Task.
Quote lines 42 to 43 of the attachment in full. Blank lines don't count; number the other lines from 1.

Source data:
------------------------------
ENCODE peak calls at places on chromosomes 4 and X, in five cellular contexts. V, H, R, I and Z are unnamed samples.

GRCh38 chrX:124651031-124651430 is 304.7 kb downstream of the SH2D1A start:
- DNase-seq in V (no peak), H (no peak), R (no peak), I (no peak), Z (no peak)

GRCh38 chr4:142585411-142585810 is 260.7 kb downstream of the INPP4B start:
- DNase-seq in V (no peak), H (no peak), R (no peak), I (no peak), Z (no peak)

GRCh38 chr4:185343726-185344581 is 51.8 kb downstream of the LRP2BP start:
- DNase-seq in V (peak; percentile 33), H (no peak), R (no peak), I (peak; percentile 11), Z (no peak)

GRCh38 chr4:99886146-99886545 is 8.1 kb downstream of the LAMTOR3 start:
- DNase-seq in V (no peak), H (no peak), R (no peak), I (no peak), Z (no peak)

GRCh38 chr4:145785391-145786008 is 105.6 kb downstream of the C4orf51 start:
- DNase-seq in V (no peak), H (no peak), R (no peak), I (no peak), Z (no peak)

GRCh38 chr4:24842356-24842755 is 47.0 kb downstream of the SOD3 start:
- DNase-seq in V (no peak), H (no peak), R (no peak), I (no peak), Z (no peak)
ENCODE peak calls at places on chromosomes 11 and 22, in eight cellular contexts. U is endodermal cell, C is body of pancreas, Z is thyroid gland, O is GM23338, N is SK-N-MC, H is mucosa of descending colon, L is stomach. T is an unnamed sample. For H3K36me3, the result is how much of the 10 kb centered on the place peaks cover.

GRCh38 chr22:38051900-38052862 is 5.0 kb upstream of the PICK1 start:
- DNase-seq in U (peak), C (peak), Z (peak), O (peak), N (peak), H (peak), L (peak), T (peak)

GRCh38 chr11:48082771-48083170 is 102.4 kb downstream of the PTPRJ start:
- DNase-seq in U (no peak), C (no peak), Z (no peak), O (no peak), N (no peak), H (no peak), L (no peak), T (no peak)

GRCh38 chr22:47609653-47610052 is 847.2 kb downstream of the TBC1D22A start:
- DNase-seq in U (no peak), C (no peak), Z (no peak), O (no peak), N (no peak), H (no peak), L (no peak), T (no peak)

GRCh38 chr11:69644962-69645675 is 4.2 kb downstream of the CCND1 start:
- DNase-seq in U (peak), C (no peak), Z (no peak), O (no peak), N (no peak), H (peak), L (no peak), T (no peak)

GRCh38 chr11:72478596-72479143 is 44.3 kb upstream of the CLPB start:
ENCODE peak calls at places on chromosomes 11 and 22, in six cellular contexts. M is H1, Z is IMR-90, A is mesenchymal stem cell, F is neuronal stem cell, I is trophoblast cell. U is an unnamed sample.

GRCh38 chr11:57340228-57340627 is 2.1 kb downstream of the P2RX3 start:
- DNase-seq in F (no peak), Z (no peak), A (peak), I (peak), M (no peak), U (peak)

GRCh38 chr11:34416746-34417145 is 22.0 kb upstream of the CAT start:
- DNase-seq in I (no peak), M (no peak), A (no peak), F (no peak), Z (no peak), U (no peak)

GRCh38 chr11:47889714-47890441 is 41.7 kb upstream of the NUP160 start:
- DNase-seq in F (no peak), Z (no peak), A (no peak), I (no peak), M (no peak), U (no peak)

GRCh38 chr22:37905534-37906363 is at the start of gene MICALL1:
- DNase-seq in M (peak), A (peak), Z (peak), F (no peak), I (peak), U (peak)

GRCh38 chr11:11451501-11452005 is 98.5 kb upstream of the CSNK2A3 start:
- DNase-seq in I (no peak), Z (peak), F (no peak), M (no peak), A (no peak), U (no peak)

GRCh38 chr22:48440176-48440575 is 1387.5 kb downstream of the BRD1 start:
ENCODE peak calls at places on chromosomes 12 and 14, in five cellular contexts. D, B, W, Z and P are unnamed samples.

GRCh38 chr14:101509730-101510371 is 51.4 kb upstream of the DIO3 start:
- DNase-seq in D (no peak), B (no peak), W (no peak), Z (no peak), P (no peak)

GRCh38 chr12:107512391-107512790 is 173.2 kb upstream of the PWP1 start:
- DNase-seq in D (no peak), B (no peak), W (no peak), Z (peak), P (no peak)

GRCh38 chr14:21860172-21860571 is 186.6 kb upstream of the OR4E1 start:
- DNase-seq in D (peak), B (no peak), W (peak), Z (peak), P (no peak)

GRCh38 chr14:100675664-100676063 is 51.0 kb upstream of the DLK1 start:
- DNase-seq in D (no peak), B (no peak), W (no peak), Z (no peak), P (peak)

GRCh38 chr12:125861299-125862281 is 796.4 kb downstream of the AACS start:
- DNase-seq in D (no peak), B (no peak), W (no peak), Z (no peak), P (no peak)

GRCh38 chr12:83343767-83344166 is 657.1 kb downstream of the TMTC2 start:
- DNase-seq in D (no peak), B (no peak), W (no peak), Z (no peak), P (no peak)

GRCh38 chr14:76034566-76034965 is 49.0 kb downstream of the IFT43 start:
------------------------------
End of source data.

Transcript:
- DNase-seq in D (peak), B (no peak), W (peak), Z (peak), P (no peak)

GRCh38 chr14:100675664-100676063 is 51.0 kb upstream of the DLK1 start: